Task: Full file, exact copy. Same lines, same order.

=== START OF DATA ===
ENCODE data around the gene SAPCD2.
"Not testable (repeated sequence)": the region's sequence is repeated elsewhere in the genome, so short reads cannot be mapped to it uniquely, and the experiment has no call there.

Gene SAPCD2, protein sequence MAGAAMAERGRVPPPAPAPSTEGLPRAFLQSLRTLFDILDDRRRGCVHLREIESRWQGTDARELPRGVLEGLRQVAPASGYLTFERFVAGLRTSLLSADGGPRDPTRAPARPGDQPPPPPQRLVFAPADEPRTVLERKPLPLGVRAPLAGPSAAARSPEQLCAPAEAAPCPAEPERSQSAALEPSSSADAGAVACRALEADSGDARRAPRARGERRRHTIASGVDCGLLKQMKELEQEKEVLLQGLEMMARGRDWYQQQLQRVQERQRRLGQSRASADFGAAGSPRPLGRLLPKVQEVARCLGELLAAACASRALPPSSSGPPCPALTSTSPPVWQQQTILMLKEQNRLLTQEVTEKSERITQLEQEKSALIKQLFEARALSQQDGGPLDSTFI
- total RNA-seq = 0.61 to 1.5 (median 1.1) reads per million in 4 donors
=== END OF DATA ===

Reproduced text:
ENCODE data around the gene SAPCD2.
"Not testable (repeated sequence)": the region's sequence is repeated elsewhere in the genome, so short reads cannot be mapped to it uniquely, and the experiment has no call there.

Gene SAPCD2, protein sequence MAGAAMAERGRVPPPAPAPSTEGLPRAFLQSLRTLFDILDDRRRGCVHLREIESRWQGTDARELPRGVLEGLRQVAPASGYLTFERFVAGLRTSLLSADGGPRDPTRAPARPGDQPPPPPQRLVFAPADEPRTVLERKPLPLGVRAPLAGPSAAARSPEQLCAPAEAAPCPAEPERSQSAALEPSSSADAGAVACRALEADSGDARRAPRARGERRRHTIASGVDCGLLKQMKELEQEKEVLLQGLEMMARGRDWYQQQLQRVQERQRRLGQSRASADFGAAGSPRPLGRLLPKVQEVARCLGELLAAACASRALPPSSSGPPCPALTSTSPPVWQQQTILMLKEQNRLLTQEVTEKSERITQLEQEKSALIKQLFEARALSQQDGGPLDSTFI
- total RNA-seq = 0.61 to 1.5 (median 1.1) reads per million in 4 donors